Counting Animals has put together a piece on the amount of animal-based foods that end up in our landfills. Waste occurs at both the consumer and retail level and the numbers range from a low of close to 1/5 of chicken to nearly a half of the fresh/frozen fish and shellfish. Cutting the waste at the consumer level in half would reduce the number of animals killed per year in the U.S. to the tune of more than 15 billion fish and shellfish, 500 million broiler chickens, 35 million egg-laying hens, 15 million pigs, and 3 million cows. These insights provide a potentially new angle for animal advocates to consider.
Vegan Consciousness and the Commodity Chain: On the Neoliberal, Afrocentric, and Decolonial Politics of “Cruelty-Free”Submitted on Mar 29, 2013 (Original item from 2013) Diet and Nutrition | General Animal Protection | Vegetarianism and Veganism
This dissertation represents the culmination of Breeze Harper’s PhD in Geography at the University of California, Davis. In it she explores three different vegan food guides and what types of ethical (or unethical) consumption patterns they prompt. The guides under study come from People for the Ethical Treatment of Animals, Queen Afua, and Food Empowerment Project. They are examined not just from the perspective of food choice, but also to uncover implications on the social, political, and economic front.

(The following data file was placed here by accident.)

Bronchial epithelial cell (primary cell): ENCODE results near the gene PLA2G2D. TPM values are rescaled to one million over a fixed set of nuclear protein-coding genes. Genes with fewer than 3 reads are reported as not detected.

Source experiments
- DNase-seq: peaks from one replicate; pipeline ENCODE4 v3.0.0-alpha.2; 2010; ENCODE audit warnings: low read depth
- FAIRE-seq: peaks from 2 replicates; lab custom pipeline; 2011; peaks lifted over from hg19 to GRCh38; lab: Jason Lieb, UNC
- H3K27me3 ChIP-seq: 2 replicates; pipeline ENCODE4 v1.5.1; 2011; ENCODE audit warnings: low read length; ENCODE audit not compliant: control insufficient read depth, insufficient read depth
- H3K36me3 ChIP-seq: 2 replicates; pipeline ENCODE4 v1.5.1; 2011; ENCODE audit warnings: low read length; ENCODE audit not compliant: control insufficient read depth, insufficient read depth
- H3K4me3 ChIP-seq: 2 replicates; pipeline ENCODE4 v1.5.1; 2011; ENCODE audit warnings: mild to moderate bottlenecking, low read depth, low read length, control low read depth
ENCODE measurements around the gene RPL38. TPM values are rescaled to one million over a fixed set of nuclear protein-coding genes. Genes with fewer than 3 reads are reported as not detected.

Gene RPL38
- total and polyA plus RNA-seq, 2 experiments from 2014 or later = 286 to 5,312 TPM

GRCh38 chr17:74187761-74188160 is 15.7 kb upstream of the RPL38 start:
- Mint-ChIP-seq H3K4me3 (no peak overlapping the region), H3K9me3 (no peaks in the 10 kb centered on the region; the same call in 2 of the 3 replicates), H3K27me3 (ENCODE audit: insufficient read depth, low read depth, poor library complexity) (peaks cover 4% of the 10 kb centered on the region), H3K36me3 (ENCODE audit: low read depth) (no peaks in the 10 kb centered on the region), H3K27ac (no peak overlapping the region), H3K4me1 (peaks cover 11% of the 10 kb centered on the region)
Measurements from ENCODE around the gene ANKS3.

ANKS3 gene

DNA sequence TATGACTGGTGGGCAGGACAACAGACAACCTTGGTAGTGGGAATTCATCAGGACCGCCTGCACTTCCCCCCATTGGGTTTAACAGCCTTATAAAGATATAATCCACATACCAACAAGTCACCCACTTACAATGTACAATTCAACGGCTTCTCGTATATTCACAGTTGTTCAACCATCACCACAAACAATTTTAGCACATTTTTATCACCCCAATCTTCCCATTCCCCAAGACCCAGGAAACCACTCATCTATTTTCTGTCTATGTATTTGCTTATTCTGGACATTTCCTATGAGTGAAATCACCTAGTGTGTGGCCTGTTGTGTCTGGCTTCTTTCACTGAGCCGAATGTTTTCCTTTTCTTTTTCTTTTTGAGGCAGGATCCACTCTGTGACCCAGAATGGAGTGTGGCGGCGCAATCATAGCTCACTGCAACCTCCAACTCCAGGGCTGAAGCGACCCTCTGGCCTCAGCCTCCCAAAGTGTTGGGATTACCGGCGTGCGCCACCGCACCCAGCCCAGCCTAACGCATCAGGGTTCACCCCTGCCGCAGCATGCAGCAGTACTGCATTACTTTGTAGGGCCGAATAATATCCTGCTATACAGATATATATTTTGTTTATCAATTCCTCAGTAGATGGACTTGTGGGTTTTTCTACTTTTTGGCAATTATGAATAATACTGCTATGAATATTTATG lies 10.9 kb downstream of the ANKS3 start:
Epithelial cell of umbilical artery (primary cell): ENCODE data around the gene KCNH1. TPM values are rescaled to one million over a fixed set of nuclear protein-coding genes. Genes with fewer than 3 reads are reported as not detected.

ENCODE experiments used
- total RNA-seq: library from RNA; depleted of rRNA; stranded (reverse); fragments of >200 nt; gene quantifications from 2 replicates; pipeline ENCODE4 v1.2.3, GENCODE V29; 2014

Differences Between Health and Ethical Vegetarians. Strength of Conviction, Nutrition Knowledge, Dietary Restriction, and...Submitted on Mar 25, 2013 (Original item from 2013) Diet and Nutrition | Farmed Animals | General Animal Protection | Research Tools and Methods | Vegetarianism and Veganism
The ways in which health and ethical vegans/vegetarians are dissimilar is explored in this piece of research. The authors used an online survey to determine how those in each category differed based on conviction, dietary restriction, duration of adherence, and knowledge of nutrition. Results showed that while the level of nutritional knowledge was no different, ethical vegans/vegetarians had stronger feelings of conviction, consumed fewer animal products, and had been following the diet for a greater length of time than those who motivated by health.